4 Atlanta Braves prospects that look to make their MLB debut this season

It takes a lot to be at the start of your career and try to carve out playing time on one of the best teams in baseball but here are four that have a shot this year.

2023 NCAA Division I Baseball Championship
2023 NCAA Division I Baseball Championship / Jay Biggerstaff/GettyImages
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The Atlanta Braves are one of a very few teams in the league that have the ability to not rush the development of their prospects due to their current roster. With elite, young talent at a majority of the positions finding playing time for prospects just is not necessary. As last year showed us all injuries still occur, and there is playing time to be had over the course of a very long season.

Teams must be able to rely on their depth to make it through a full season - seen by the Braves just last year. The likes of Dylan Dodd, Daysbel Hernández, Braden Shewmake, Jared Shuster, AJ Smith-Shawver, Darius Vines, Forrest Wall, and Allan Winans all make their MLB debut last year showing everyone just how difficult it is to navigate a full 162 game season. Here are four prospects that may make their Major League Baseball debut with strong seasons.

Hurston Waldrep

Lets get the obvious one out the way, that being RHP Hurston Waldrep, out of the University of Florida. Seen as a lottery talent with some command issues - Hurston was selected with the 24th pick of the MLB draft, much to the overwhelming delight of this writer, and a lot of Braves front office brass. Hurston made eight appearances, all starts, after being drafted and showed why he deserved the tag of being a lottery player.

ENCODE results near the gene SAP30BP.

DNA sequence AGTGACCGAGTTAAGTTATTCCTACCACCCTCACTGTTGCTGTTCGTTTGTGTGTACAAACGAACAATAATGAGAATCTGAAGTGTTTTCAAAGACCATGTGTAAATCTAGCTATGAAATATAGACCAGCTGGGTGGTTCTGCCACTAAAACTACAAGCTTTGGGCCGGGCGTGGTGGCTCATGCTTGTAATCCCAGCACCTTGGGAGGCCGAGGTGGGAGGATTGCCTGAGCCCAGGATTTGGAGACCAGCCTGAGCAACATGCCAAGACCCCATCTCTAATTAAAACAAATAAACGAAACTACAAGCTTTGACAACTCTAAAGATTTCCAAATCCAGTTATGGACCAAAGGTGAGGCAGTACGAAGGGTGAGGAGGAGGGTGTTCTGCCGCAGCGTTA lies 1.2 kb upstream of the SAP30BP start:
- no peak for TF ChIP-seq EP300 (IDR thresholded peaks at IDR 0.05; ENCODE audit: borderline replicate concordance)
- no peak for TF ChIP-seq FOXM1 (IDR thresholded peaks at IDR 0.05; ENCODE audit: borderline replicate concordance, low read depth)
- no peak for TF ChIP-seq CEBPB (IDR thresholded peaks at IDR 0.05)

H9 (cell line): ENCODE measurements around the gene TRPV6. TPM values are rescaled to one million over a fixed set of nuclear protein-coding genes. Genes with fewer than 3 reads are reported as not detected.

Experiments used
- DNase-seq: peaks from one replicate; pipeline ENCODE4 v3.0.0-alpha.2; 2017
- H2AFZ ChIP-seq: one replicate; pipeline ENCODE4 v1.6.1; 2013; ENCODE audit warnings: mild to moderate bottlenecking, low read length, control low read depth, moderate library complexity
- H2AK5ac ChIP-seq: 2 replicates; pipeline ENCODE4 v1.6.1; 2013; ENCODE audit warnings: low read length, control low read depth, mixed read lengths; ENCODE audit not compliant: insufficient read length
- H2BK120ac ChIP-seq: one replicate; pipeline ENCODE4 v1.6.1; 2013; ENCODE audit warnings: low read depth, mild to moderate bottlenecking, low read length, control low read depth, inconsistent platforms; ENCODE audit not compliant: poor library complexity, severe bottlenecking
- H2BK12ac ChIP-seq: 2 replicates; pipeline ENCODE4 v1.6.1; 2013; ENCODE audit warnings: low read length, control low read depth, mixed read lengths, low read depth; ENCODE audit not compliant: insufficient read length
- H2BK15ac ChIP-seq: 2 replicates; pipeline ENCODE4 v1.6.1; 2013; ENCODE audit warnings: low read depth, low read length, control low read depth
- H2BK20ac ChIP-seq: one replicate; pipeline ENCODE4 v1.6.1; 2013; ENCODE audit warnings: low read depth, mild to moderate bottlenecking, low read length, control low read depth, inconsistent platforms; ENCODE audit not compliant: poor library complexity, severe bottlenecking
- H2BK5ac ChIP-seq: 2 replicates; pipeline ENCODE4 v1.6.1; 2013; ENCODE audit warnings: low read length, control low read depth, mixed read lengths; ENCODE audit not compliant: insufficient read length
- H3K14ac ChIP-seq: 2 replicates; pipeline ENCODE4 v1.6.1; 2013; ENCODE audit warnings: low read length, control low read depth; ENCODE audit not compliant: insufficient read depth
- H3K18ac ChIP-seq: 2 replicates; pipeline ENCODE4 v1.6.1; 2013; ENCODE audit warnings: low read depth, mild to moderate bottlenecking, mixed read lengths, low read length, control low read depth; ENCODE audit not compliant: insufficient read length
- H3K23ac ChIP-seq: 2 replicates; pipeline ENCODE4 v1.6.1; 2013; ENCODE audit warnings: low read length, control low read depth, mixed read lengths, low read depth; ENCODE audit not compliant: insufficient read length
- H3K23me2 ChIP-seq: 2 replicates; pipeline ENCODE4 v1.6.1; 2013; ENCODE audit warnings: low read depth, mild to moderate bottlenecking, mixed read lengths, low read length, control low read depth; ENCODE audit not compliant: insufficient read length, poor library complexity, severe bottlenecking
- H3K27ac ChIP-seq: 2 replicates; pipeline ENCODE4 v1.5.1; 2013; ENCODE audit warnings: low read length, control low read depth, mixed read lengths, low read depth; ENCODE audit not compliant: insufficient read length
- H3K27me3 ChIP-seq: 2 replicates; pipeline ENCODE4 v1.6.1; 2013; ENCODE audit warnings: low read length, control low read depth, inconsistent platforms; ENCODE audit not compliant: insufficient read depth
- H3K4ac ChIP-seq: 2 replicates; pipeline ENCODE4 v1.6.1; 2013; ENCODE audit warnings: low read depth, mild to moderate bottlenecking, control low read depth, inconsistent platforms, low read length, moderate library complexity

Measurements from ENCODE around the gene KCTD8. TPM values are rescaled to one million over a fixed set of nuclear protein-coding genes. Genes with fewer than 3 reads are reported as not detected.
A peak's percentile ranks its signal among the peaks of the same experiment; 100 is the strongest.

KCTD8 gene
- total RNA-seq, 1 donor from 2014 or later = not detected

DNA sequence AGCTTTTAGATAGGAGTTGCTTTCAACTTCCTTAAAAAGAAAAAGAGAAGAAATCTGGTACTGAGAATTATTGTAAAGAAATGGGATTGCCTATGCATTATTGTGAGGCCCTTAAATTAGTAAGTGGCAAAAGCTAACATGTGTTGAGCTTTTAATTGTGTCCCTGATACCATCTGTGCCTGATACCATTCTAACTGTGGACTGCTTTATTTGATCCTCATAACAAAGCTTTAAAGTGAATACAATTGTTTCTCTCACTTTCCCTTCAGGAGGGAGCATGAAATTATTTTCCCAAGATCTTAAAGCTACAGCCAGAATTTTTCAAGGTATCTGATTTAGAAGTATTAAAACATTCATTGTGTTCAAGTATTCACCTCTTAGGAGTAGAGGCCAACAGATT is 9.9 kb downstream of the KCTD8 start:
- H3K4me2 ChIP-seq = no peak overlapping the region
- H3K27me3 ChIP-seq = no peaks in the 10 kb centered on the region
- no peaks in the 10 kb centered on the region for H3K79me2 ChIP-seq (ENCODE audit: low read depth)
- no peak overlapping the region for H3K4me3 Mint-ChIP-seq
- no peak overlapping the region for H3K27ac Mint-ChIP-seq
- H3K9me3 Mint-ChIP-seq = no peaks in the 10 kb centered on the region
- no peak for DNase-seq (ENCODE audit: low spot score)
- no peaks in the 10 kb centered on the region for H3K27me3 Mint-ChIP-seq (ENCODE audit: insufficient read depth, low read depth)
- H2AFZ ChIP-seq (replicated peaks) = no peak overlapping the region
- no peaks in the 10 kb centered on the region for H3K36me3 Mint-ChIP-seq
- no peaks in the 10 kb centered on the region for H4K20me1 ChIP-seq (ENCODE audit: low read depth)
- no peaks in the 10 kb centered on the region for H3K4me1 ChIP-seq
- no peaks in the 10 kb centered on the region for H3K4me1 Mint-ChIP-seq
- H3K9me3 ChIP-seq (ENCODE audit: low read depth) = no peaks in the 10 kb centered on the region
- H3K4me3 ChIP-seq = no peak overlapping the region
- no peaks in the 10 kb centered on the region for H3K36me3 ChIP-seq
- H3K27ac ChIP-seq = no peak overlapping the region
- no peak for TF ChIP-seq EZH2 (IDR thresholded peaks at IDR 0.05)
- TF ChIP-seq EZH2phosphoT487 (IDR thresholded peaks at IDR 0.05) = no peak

Over those eight starts, across four levels of play, Waldrep accrued a 1.53 ERA, 1.193 WHIP, 12.6 K/9, with a 4.9 BB/9, and measly 5.8 H/9. Hurston looked overpowering, almost hilariously against lower level opponents, which is why the Braves were so aggressive with him last year. To go from the College World Series to Triple-A in the same season is remarkable.

While I am personally hopeful that Hurston remains in the minors for a full season, as discussed above - injuries, especially to pitchers, have a huge role in a full MLB season and Hurston is at the top of the list to make that jump should an injury occur. Hurston gets it done with three plus pitches - his fastball, slider, and a ridiculous splitter to go with a good curveball as well. His fastball sits mid-90s and has hit 99 MPH. His nearly over the top mechanics have created some issues with his command, more specifically his fastball command, but even that has good cutter like action.

Waldrep's slider comes in, in the high 80s and is great against both LHB and RHB with tremendous movement downward movement on it - a little less slider-y and a little more curveball-y with the way the ball drops which makes sense given his nearly over the top arm slot. Should the Braves feel he needs to drop it, we could see even more movement on his slider.

What do you do when you already have two plus pitches? Why not throw in a third - which is what Waldrep has with his great low 80s curveball. If Waldrep can keep the pitch low, especially with his tight spin, the ball simply disappears rendering hitters wondering what the heck just happened.

Last, and certainly not least, is Hurston Waldrep's best pitch with his absolutely fantastic splitter. In college he was registering a nearly 70% whiff rate easily making it one of the best pitches in the country. His splitter is the poster boy for a put away pitch and is easily a double-plus pitch. If Waldrep's command continues to improve, especially with his fastball, we are looking at a long, successful Major League career.